Skip to main content

Wiring the Solar Panels

Last month we got the solar panels up.

Image from "The Solar Panels Are Up"

The next step was to research the best way to connect them and what we'd need to do it.

Image from "The Solar Panels Are Up"

Each panel has a pair of wires (technically cables) with connectors.

Back of solar panel.

One of the cables is positive, the other is negative. We had two options for connecting our three panels: in either series or parallel. There are advantages and disadvantage to each.

Series wiring connects negative to positive and positive to negative. This is the easiest configuration because it only requires plugging one panel into the next. It's a good choice for longer runs of cable and can use smaller gauge (less expensive) cable. This set-up multiplies the panels' voltages. Its disadvantage is that all panels must be in full sun. Even partial shade means no electricity. Or, if one panel isn't working properly none of them work, just like a string of Christmas tree lights.

Parallel wiring connects positive to positive and negative to negative. Its disadvantages are that it requires adapters and heavier gauge (more expensive) cable for longer runs. Its advantage is that it begins to produce electricity when any part of the array receives sunlight. It isn't up to 100% production until full sun, but at least it produces some. This set-up multiplies the panels' amps.

For us, parallel wiring makes the most sense for several reasons. The first is that we want to take advantage of whatever sunlight is hitting the panels, even with partial shade. The second is that we don't have a great distance between the panels and the battery bank.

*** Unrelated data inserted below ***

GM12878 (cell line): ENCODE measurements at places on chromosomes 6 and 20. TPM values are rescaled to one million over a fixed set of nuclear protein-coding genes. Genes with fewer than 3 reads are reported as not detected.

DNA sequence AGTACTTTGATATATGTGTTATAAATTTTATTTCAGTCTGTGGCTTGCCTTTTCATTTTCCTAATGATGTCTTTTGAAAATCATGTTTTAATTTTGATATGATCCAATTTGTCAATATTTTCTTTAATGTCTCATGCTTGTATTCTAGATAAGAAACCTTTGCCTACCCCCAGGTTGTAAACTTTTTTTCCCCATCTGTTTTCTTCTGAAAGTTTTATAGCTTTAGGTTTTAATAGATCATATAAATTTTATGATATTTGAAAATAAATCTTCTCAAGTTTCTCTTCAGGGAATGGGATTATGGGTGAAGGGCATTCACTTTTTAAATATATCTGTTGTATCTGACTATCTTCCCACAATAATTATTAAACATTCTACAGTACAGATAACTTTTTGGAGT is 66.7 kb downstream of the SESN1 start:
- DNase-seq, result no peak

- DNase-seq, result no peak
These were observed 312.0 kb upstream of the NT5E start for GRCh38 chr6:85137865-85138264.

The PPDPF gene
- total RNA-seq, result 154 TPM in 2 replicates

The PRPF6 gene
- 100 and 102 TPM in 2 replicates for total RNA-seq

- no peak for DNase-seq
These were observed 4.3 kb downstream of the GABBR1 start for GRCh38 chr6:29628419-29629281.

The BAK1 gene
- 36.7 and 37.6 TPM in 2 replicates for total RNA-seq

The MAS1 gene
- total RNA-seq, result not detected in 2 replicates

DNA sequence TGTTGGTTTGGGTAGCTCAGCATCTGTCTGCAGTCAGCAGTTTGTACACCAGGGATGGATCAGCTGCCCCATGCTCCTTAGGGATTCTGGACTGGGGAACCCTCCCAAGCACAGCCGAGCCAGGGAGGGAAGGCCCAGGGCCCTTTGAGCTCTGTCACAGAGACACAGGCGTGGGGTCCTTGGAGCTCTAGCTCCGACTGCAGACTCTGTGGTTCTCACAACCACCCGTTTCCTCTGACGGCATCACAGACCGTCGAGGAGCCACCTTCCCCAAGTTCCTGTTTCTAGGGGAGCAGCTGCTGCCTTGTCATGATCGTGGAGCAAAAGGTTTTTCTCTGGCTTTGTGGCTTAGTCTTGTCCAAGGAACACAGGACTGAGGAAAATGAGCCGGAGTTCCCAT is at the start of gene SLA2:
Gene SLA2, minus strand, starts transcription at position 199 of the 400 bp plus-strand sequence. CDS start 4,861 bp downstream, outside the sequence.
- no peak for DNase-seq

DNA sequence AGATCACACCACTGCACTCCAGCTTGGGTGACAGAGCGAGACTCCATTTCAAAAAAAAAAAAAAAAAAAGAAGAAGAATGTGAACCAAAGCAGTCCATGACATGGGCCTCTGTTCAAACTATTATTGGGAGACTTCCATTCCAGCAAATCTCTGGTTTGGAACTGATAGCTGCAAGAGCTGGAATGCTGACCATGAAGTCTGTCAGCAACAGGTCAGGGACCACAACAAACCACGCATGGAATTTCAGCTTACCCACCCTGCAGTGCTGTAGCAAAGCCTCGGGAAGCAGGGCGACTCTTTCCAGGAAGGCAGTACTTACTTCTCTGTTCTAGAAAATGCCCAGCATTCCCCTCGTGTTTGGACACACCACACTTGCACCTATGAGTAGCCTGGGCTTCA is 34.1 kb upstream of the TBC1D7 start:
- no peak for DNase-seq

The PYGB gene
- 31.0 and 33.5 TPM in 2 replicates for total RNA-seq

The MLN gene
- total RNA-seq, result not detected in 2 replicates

Cables will be buried under the driveway and connect
the array to a battery box where the shelves are now.

We needed about 30 feet of cable to connect the solar panels to the battery bank. Dan will build a box for the batteries where the shelf unit is in the above photo.

The third reason is that we really don't need additional voltage. Each of our panels is rated for 57.3 volts (VMP). Multiplied by 3 panels that would be almost 172 volts. That would be overkill for the small 12-volt system we need to power our freezer and a chest fridge. (See "Solar Pantry Part 4: The Plan").

To connect the panels in parallel requires adapters.

Y branch parallel adapters. We bought them from Amazon.

They come in pairs, one negative and one positive. Connecting all three panels required two pair (for a total of four adapters, two positive and two negative).

One pair connects the first two panels together.

The other pair connects the first pair to the 3rd panel.

All 3 panels connected. These will plug into the cable
once the battery bank & charge controller are in place.

The next step is to bury the cable, so let the digging begin.


Wiring the Solar Panels © November 2019

Comments